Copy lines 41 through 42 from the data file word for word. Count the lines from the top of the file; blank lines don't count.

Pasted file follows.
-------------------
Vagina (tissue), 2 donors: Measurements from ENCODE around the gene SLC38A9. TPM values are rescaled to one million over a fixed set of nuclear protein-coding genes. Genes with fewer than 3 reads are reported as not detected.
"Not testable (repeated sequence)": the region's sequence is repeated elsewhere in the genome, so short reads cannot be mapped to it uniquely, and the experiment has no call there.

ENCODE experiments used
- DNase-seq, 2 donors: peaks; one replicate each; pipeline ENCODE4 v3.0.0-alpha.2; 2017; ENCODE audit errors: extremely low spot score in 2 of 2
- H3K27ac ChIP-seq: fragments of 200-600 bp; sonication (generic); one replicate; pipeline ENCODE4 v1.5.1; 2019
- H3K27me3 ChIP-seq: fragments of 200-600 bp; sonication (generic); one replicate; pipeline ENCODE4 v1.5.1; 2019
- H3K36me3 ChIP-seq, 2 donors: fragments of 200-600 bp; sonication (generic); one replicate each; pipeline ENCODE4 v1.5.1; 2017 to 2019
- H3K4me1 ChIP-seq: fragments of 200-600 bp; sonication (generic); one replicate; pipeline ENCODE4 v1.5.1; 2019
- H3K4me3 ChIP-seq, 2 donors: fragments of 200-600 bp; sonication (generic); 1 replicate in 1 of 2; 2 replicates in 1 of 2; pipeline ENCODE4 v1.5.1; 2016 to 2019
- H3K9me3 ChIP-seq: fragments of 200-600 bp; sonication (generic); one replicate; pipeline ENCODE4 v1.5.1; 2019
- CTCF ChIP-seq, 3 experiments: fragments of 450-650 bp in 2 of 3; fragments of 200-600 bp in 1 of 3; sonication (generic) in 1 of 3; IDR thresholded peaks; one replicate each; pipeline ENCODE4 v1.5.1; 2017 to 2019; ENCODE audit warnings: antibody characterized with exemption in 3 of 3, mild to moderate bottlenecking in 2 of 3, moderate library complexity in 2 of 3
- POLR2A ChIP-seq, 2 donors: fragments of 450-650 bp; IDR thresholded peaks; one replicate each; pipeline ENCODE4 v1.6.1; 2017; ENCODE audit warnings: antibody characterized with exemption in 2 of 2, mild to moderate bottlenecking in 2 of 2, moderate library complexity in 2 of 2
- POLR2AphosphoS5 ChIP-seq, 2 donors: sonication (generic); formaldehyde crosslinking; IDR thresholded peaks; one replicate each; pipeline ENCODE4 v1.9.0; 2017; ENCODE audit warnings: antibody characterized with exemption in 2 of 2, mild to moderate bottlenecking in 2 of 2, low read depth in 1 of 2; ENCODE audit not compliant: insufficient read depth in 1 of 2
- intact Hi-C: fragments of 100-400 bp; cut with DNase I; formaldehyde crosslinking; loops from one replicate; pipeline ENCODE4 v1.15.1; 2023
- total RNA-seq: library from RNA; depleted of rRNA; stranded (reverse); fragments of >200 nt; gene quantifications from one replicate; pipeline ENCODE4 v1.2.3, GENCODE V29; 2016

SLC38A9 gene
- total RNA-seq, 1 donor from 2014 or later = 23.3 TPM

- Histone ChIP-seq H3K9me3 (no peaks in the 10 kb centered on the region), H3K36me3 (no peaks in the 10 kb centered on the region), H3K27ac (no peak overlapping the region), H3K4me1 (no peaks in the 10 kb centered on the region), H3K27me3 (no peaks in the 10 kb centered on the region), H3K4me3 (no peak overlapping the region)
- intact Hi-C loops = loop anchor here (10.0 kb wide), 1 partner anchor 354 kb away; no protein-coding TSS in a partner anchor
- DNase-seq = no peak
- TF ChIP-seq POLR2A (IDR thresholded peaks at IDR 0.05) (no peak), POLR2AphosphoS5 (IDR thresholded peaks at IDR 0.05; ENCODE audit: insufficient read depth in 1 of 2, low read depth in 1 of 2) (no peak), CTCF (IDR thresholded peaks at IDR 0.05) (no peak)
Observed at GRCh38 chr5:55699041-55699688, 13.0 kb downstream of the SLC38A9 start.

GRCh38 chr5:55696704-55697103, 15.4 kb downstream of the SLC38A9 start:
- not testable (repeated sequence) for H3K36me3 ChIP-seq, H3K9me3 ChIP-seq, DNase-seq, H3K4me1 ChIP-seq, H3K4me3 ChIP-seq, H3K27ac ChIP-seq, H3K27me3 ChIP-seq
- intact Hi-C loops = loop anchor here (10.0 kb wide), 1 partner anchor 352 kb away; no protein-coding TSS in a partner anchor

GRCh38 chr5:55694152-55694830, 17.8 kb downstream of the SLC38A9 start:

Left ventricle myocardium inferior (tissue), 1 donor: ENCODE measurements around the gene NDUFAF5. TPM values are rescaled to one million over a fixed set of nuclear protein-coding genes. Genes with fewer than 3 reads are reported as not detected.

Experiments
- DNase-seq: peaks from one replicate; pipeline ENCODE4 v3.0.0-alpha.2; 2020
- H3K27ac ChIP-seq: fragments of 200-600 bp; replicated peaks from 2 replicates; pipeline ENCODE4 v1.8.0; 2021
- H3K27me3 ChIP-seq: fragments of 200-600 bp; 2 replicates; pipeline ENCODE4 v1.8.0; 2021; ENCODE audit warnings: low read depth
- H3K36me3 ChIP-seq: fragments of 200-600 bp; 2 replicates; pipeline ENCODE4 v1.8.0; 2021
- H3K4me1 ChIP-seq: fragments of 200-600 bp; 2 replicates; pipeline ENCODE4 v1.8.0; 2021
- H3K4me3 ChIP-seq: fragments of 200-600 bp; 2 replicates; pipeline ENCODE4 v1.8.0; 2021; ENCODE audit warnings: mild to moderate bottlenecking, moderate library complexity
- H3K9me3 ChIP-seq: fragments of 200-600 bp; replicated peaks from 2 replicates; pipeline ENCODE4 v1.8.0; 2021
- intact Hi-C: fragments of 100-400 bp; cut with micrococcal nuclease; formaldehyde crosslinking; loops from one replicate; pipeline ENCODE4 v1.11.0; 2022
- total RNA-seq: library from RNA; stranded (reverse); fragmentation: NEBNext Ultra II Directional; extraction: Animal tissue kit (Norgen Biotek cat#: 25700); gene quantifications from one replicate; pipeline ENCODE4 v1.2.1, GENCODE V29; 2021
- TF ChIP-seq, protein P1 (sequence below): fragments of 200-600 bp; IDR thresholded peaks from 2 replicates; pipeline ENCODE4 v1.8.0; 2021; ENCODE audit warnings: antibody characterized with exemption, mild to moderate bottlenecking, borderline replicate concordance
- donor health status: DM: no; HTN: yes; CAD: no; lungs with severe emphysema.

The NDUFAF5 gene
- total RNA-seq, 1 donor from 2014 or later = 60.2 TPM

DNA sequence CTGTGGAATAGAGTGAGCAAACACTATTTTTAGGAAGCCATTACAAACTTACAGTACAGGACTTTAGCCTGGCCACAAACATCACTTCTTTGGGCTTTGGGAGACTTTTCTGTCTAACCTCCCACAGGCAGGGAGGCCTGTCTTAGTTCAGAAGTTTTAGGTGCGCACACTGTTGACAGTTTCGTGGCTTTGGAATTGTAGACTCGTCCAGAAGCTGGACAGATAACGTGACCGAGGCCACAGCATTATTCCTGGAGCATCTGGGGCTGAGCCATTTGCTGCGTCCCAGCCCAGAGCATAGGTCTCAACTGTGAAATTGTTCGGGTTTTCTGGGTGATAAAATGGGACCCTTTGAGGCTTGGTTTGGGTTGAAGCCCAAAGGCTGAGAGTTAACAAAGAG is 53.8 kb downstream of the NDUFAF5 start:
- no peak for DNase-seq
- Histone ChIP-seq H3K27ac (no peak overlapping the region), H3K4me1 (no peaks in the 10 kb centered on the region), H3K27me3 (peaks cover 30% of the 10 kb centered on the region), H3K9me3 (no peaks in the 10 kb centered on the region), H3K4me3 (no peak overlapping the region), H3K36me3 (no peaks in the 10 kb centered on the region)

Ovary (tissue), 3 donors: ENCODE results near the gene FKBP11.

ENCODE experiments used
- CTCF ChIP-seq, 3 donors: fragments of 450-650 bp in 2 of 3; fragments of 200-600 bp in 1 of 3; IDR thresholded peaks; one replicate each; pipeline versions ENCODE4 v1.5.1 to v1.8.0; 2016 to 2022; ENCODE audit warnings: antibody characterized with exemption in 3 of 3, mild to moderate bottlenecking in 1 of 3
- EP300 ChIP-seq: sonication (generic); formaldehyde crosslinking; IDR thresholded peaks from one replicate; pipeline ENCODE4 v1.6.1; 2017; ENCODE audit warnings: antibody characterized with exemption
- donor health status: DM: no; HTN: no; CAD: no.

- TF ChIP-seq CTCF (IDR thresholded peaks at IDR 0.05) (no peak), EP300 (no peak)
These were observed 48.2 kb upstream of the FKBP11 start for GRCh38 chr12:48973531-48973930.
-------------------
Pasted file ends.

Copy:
- total RNA-seq, 1 donor from 2014 or later = 60.2 TPM

DNA sequence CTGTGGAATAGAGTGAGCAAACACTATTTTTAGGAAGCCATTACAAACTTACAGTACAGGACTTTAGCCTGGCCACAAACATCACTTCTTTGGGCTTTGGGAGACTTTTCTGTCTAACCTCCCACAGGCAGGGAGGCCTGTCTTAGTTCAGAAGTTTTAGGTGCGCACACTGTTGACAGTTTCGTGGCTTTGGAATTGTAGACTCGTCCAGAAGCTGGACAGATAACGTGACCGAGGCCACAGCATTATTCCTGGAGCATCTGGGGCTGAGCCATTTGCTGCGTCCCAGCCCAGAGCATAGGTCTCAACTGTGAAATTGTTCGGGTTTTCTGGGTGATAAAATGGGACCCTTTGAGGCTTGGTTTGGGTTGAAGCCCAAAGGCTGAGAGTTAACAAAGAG is 53.8 kb downstream of the NDUFAF5 start: